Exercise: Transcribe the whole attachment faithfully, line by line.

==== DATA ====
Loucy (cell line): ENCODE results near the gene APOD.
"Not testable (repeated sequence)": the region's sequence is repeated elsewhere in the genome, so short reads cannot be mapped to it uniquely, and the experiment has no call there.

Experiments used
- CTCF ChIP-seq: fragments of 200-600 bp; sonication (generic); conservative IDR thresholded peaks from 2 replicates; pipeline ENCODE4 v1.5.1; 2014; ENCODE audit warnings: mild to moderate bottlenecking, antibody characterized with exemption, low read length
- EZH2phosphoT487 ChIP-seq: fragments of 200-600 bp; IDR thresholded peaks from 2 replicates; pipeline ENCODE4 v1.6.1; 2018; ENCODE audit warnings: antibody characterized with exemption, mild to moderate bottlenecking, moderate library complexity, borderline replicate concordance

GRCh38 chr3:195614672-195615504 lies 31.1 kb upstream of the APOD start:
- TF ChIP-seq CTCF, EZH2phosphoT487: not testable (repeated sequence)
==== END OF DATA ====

Loucy (cell line): ENCODE results near the gene APOD.
"Not testable (repeated sequence)": the region's sequence is repeated elsewhere in the genome, so short reads cannot be mapped to it uniquely, and the experiment has no call there.

Experiments used
- CTCF ChIP-seq: fragments of 200-600 bp; sonication (generic); conservative IDR thresholded peaks from 2 replicates; pipeline ENCODE4 v1.5.1; 2014; ENCODE audit warnings: mild to moderate bottlenecking, antibody characterized with exemption, low read length
- EZH2phosphoT487 ChIP-seq: fragments of 200-600 bp; IDR thresholded peaks from 2 replicates; pipeline ENCODE4 v1.6.1; 2018; ENCODE audit warnings: antibody characterized with exemption, mild to moderate bottlenecking, moderate library complexity, borderline replicate concordance

GRCh38 chr3:195614672-195615504 lies 31.1 kb upstream of the APOD start:
- TF ChIP-seq CTCF, EZH2phosphoT487: not testable (repeated sequence)